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From "Dan Checkoway (JIRA)" <>
Subject [jira] Commented: (IO-259) FileAlterationMonitor.stop(boolean allowIntervalToFinish)
Date Sat, 12 Mar 2011 03:18:59 GMT


Dan Checkoway commented on IO-259:

@Niall, thanks!  Much appreciated.  Looking forward to 2.1.

> FileAlterationMonitor.stop(boolean allowIntervalToFinish)
> ---------------------------------------------------------
>                 Key: IO-259
>                 URL:
>             Project: Commons IO
>          Issue Type: Improvement
>            Reporter: Dan Checkoway
>            Assignee: Niall Pemberton
>             Fix For: 2.1
>         Attachments: IO-259.patch
> I'm a long-time user of commons-io, but I just started using FileAlterationMonitor the
other day.  I have a bean in a Spring application context that constructs a FileAlterationMonitor,
and it sets the ThreadFactory to an instance that creates daemon threads.  At context shutdown,
my bean calls .stop() on the monitor.
> The problem is that .stop() currently honors the Thread.sleep(interval), in that it does
a nice friendly thread.join().  If you set your interval high enough, your "graceful app shutdown"
is going to sit there waiting a while.
> Compounding things is that I have *seven* FileAlterationMonitors in my app, all of which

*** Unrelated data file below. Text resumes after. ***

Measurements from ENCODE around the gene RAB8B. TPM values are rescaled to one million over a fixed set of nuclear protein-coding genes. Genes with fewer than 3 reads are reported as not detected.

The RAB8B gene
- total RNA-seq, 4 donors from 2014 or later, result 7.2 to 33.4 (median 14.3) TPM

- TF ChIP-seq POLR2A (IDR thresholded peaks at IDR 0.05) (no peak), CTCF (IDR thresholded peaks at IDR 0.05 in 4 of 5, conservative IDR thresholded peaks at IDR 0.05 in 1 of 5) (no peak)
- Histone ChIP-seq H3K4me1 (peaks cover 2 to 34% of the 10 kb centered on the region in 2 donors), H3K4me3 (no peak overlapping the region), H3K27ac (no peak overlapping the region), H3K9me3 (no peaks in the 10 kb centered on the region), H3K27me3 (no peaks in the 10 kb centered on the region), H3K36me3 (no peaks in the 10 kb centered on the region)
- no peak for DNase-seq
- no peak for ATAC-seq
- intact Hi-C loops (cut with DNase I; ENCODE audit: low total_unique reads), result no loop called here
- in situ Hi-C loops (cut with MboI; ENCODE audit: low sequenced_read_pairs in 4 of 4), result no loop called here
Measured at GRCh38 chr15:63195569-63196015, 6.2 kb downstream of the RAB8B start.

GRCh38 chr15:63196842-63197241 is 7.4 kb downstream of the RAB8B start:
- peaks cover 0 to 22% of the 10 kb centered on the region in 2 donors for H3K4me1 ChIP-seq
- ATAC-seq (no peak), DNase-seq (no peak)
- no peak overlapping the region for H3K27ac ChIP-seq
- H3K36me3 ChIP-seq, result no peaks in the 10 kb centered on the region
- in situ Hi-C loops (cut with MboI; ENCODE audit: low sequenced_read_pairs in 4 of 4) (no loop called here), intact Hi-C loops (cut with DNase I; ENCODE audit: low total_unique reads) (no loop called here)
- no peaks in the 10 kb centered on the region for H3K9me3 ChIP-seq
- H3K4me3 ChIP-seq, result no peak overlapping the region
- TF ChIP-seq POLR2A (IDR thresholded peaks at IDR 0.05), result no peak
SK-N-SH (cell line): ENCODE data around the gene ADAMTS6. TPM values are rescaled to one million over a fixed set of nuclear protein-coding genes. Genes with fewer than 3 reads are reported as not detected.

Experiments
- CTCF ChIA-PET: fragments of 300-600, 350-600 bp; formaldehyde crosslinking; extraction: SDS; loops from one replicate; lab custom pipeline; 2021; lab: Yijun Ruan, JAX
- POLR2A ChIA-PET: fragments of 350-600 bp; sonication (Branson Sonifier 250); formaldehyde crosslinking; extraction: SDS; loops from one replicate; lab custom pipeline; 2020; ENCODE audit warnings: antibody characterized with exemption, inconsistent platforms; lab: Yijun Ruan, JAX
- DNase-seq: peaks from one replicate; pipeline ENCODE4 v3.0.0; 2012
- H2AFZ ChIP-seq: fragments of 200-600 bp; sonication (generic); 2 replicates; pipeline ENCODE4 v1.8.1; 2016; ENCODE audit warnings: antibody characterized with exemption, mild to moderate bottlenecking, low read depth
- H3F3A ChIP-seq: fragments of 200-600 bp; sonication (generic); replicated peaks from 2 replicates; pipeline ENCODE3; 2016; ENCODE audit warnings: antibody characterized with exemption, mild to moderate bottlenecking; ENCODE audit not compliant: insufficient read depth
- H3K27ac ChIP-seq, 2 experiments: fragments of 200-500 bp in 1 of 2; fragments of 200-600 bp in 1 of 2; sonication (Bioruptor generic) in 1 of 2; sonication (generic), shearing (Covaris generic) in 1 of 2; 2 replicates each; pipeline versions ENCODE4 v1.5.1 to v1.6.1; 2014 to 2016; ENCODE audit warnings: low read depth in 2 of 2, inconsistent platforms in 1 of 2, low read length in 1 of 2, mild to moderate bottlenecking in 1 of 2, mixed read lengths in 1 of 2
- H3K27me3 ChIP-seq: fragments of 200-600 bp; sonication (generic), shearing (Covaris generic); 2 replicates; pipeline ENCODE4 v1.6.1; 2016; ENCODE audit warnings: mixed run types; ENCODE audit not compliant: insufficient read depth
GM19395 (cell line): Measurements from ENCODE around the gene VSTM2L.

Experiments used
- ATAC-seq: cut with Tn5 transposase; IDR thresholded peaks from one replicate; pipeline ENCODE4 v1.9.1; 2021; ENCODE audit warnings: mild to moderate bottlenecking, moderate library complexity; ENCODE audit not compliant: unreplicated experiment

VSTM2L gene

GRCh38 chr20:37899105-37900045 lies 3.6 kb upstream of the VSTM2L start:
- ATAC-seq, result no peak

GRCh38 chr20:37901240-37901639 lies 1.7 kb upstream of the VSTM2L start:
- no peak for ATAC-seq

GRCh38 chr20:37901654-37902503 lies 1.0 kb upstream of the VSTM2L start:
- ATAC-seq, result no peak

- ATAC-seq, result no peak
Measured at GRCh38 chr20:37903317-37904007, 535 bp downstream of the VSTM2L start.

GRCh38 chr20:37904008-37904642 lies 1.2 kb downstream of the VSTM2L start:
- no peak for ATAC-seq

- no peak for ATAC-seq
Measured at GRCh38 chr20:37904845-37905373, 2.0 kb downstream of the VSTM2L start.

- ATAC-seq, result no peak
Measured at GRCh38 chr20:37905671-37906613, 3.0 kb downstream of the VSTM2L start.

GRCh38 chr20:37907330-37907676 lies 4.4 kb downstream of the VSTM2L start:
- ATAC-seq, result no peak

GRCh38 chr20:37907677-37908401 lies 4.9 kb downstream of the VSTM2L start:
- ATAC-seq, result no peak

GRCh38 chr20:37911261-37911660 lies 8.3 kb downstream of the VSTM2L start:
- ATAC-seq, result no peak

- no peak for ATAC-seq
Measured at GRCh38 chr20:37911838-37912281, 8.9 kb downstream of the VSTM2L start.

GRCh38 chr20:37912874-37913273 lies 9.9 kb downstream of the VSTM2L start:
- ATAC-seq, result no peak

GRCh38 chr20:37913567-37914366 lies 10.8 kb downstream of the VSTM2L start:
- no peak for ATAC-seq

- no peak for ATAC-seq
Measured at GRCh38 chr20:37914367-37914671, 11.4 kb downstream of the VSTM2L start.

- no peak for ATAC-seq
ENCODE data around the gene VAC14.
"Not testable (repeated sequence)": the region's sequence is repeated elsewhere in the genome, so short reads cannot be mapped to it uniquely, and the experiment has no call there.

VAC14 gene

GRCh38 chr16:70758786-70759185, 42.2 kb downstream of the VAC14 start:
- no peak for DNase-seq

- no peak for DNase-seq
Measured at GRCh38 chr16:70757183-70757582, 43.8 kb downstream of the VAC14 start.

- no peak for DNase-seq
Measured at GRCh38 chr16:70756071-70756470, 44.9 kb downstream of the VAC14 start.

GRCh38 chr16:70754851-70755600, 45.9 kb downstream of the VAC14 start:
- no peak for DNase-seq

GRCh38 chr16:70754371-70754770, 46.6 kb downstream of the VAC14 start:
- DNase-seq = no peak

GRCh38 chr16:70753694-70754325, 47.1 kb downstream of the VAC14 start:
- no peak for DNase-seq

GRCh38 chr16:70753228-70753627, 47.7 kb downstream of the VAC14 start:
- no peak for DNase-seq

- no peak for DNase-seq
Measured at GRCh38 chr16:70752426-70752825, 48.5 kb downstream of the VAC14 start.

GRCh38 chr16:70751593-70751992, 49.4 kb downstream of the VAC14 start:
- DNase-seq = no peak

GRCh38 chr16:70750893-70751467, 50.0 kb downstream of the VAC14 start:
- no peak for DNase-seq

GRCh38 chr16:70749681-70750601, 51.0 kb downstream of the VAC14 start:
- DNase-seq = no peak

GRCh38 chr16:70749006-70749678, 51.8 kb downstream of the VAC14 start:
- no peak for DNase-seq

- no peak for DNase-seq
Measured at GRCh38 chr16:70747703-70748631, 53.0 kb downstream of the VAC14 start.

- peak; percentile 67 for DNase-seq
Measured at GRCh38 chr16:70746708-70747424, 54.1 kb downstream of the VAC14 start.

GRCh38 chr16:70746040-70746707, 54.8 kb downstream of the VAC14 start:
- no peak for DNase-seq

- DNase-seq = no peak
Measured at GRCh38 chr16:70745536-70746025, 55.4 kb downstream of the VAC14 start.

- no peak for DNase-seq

run with a 10-second sleep time.  So at graceful shutdown time, I'm facing a delay of up to
70 seconds...lame!
> So I stopped calling .stop() and since the ThreadFactory created daemon threads, shutdown
is quick.  But...
> I'm running inside tomcat, and when it shuts down it looks for leaks.  And of course
it finds a handful of my threads and complains, such as:
> SEVERE: The web application [/my-webapp] appears to have started a thread named [FileUpdateMonitor-/path/to/my/file.ext]
but has failed to stop it. This is very likely to create a memory leak.
> So what I'm suggesting is an alternate version of FileAlterationMonitor.stop() that takes
"boolean allowIntervalToFinish".  The default behavior won't change (for backward compatibility).
 But if you explicitly call .stop(false), then it will interrupt the sleeping thread immediately.
 That thread wakes up, sees that running=false, and finishes up immediately.
> Patch will be attached in a sec...

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